Fifth, federal agencies have an incentive to engage in litigation over fines instead of paying them. The availability of federal agency litigation budgets may encourage legal challenges in circumstances in which a private entity would be forced to comply in the interest of cost-effectiveness. Federal agencies’ fines are paid out of a separate federal judgments fund known as the Tucker fund, not out of the agencies’ operating budgets. Agencies therefore have some incentive to litigate fines before acknowledging liability. Federal Facility Compliance Act (1992)
Environmental policy, U.S.

Further Reading

  • Axline, Michael D., et al. “Stone for David’s Sling: Civil Penalties in Citizen Suits Against Polluting Federal Facilities.” Journal of Environmental Law and Litigation 2 (1990): 20-21. Argues that the courts should consider congressional purpose, rather than the judicial doctrines of sovereign immunity and narrow construction, when making environmental decisions.
  • Cheng, Elizabeth. “Lawmaker as Lawbreaker: Assessing Civil Penalties Against Federal Facilities Under RCRA.” University of Chicago Law Review 57 (1990): 845-854. Examines the contradiction inherent in the federal government’s capacity as both the issuer of environmental requirements and the largest generator of hazardous wastes and subsequent polluter of the environment.
  • Gross, Andrea. “A Critique of the Federal Facilities Compliance Act of 1992.” Virginia Environmental Law Journal 12 (Summer, 1993): 691-712. Lucid, scholarly article presents a valuable legal critique of the act. Provides a strong overview of the act and the problems of federal facility compliance with earlier environmental legislation.
  • Hourcle, L. R., and W. J. McGowan. “Federal Facility Compliance Act of 1992: Its Provisions and Consequences.” Federal Facility Environmental Journal 3 (1993): 359-382. Discusses all provisions of the new act relevant to federal facilities and addresses some of the act’s implications, such as funding for penalties.
  • Lazarus, Richard J. “Fairness in Environmental Law.” Environmental Law 27, no. 3 (1997): 705-739. Looks at the history of environmental law in the United States from the standpoint of fairness. Includes discussion of the FFCA and RCRA.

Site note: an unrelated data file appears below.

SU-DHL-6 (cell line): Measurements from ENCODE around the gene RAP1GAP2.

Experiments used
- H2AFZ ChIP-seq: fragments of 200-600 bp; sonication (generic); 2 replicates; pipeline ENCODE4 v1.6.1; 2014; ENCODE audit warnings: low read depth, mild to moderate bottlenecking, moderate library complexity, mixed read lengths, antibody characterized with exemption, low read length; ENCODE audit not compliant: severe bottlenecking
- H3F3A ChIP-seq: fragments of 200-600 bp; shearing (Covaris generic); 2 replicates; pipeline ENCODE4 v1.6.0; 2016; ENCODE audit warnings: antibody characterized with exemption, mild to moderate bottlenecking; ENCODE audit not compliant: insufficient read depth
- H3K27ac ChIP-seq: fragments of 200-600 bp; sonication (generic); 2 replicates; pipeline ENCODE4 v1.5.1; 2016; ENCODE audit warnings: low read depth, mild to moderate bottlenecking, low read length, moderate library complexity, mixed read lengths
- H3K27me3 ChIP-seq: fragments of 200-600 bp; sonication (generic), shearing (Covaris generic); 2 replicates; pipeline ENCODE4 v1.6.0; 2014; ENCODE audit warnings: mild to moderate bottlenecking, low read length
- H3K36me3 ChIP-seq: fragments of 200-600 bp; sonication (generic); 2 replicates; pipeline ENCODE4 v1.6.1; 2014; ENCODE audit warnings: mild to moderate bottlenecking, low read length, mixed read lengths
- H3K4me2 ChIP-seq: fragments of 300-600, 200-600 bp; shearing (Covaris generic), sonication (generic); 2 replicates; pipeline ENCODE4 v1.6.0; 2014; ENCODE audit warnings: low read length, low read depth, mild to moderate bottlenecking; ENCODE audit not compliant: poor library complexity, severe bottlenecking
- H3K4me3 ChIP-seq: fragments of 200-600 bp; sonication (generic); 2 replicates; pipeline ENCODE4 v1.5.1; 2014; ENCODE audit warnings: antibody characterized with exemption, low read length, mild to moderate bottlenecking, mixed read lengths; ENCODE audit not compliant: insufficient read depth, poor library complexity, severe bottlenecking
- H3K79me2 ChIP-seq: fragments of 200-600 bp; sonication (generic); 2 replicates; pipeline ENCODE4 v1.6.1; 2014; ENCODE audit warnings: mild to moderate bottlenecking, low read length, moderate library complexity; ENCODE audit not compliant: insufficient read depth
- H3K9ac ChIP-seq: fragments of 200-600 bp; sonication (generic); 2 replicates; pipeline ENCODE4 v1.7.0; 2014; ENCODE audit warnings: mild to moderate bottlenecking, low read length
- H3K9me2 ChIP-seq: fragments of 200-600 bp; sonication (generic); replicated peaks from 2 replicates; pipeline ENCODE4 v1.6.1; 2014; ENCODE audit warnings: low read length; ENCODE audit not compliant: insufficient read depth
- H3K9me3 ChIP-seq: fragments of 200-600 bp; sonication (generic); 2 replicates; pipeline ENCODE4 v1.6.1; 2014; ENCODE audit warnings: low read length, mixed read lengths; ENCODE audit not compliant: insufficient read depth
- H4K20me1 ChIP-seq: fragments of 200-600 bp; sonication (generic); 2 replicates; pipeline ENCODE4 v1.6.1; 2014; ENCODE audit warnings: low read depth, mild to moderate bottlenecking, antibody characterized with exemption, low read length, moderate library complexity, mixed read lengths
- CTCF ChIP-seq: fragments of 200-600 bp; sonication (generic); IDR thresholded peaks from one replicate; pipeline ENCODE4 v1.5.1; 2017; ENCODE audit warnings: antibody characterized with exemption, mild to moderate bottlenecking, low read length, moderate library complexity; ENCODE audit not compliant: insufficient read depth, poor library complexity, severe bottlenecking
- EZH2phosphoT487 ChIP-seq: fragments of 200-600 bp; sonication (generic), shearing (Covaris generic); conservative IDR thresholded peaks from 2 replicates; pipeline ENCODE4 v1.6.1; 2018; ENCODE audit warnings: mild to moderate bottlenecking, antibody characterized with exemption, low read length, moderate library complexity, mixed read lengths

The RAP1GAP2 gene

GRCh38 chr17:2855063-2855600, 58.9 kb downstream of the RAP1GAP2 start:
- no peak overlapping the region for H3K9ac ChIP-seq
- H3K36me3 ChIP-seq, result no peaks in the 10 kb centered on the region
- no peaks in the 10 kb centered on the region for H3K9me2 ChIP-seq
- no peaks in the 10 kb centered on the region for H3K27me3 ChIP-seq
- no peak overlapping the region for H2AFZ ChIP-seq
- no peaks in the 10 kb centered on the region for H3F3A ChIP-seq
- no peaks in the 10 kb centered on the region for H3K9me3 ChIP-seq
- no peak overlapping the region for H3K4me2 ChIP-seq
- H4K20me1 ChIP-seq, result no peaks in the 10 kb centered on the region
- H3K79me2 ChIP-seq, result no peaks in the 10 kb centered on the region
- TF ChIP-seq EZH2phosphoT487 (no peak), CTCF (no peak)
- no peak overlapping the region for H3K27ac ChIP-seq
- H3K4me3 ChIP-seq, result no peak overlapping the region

• Millan, Stan. “Federal Facilities and Environmental Compliance: Toward a Solution.” Loyola Law Review 36 (1990): 319-323. Provides an overview of federal facilities and their lack of environmental compliance. Argues that the elimination of sovereign immunity is the means of achieving greater compliance.
  • Schroeder, Mark C., et al. “Regulation of Nuclear Materials: Should National Defense and Other National Policies Override State Standards?” Environmental Law Report 22 (January, 1992): 10014-10015. Argues that adherence to state environmental standards might jeopardize Department of Energy missions involving national defense.
  • Wolverton, J. B. “Sovereign Immunity and National Priorities: Enforcing Federal Facilities Compliance with Environmental Statutes.” Harvard Environmental Law Review 15 (1991): 565-568. Addresses the issue of sovereign immunity in relation to the enforcement of federally mandated environmental laws on federal facilities.

U.S. Congress Updates Water Pollution Law

U.S. Congress Expands Pesticide Regulations

U.S. Government Regulates Noise Pollution

U.S. Government Bans DDT

U.S. Congress Requires Safe Drinking Water

U.S. Congress Protects Public Against Hazardous Waste in Transit

EPA Is Charged with Regulating Toxic Chemicals

“Cradle-to-Grave” Legislation Covers Hazardous Wastes

Clean Air Act Is Revised

Chlorofluorocarbons Are Banned in the United States

U.S. Congress Addresses “Low-Level” Nuclear Waste